Rothschild Boulevard as an example

Like the cottage cheese uprising, the housing market protest is a symptom of a much larger ailment – the inability of a growing number of Israelis to make ends meet.

Tent City Undearwear 311 (photo credit: LAHAV HARKOV)
Tent City Undearwear 311
(photo credit: LAHAV HARKOV)
Yet another grassroots movement fed up with the skyrocketing prices of basic necessities was born over the weekend. This time it was discontent with our troubled housing market that sparked a surprisingly dynamic protest initiative.
Hundreds of demonstrators who had coordinated their steps via Facebook converged on Rothschild Boulevard in Tel Aviv Thursday evening and set up tents in a dramatic demonstration of “homelessness.”
Exiling themselves from their conventional abodes, the disgruntled spontaneous activists dragged with them mattresses and couches, and jerry-rigged electrical extension cords from nearby apartments, and transformed one of the city’s main avenues into a political statement of dissatisfaction with the chronic shortage of affordable housing, particularly in Tel Aviv.
Like the “cottage cheese uprising,” organized discontent over housing prices seemed to bridge the classic political divide separating the Left from the Right. But though the most recent example of grassroots activism focused on housing, the scenes at Rothschild Boulevard – like the cottage cheese uprising – were a symptom of a much larger ailment – the inability of a growing number of Israelis to make ends meet.
Still, the cottage cheese uprising focused on a fairly straightforward and relatively solvable market failure: outrageously priced tuna fish, apple juice, honey, olive oil, garlic and other foodstuffs that cost Israeli consumers significantly more than their European or American counterparts for the exact same product.
In contrast, the reasons for the ongoing housing market crisis are complicated and varied. Unsurprisingly, Daphni Leef, 25, a freelance filmmaker who organized the Rothschild tent city demonstration, and others who joined her have been far more adept at initiating a “revolt over rent” than at offering a solution. Many critics have rightly pointed out that the Rothschild Boulevard activists are naïve to think the average young couple will ever be able to afford to live in the heart of Tel Aviv, the most prime real estate location in the country, no matter what the government does.
In fact, numerous steps – all of which relatively longterm – have already been adopted by this government to make housing more available and affordable, perhaps not in Tel Aviv where there is no more state-owned land to be re-zoned for apartments, but in outlying areas.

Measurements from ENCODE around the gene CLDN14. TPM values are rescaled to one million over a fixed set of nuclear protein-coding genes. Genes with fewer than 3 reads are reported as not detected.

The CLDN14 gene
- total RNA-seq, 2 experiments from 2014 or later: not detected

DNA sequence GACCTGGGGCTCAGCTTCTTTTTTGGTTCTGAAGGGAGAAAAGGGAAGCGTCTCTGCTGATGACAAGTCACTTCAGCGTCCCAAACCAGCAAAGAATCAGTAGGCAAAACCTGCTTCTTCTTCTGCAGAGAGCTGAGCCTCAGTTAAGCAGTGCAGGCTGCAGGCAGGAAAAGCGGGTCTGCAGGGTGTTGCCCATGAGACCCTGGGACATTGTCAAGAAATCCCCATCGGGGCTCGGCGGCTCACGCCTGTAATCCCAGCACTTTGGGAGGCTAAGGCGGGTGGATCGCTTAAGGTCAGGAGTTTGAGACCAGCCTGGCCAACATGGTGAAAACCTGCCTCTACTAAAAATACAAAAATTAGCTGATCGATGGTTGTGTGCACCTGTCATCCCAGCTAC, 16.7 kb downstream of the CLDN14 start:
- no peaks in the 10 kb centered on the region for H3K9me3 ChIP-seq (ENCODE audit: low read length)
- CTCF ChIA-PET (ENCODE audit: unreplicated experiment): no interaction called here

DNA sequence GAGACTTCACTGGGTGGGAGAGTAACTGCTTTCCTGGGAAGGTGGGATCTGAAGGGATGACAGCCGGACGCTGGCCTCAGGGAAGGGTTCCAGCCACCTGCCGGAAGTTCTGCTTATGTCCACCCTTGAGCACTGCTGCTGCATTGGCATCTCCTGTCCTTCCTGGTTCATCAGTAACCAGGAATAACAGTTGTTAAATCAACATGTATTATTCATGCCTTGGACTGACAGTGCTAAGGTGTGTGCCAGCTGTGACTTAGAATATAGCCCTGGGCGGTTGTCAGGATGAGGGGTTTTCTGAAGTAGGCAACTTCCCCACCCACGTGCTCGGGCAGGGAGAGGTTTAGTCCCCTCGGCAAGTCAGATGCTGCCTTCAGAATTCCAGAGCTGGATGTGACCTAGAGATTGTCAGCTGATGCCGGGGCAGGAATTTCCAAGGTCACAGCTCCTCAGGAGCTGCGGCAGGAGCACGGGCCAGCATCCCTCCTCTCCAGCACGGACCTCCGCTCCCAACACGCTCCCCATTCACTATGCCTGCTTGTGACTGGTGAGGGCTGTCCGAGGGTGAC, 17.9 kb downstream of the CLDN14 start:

Construction and Housing Minister Ariel Attias has pushed to provide more residential projects in central locations such as Modi’in and Herzliya and has also proposed changing tender laws to encourage building contractors to push down the price of land, which often cost NIS 300,000 to NIS 400,000 per housing unit even before construction begins.
Bank of Israel Gov. Stanley Fischer, meanwhile, has taken measures to prevent banks from pouring millions into the financing of investments in housing, particularly now that interest rates are low and mortgages are more affordable.
The government could also discourage foreigners from keeping summer apartments vacant most of the year, by taxing them. Another possibility is to add to the NIS 1.3 billion per year already provided to the needy to subsidize housing.
The government might even consider providing special incentives to building contractors to make it profitable to build projects designed for long-term rental. With annual rent for an average three-room apartment at 4 percent of the value of the apartment, it makes no economic sense to invest in rental property, though it does make sense for families to rent instead of buy.
In the final analysis, however, grassroots movements such as the cottage cheese uprising or the Rothschild Boulevard tent city illuminate a much deeper socioeconomic malaise: Growing numbers of Israelis are unable to pay their expenses.
Housing and basic supermarket products are part of the impossible equation. The so-called “free education” provided by our state-run schools is another glaring example.
Parents pay for school books, extra-curricula activities and afternoon childcare. And if they want to remain productive at work through the long summer vacation, parents must also underwrite the costs of keeping children supervised.
Fuel and water prices continue to climb. Electricity will too as Israel – confronted with an Egypt no longer able or willing to protect Israeli natural gas interests – is forced to resort to more expensive fuels. And many Israelis, knowing they could never afford private health care if crisis struck, pray even more fervently for good health.
All of these expenses and others lumped together have become an unbearable drain on a growing number of Israelis. Rothschild Boulevard and the cottage cheese uprising are just a part of a much larger phenomenon.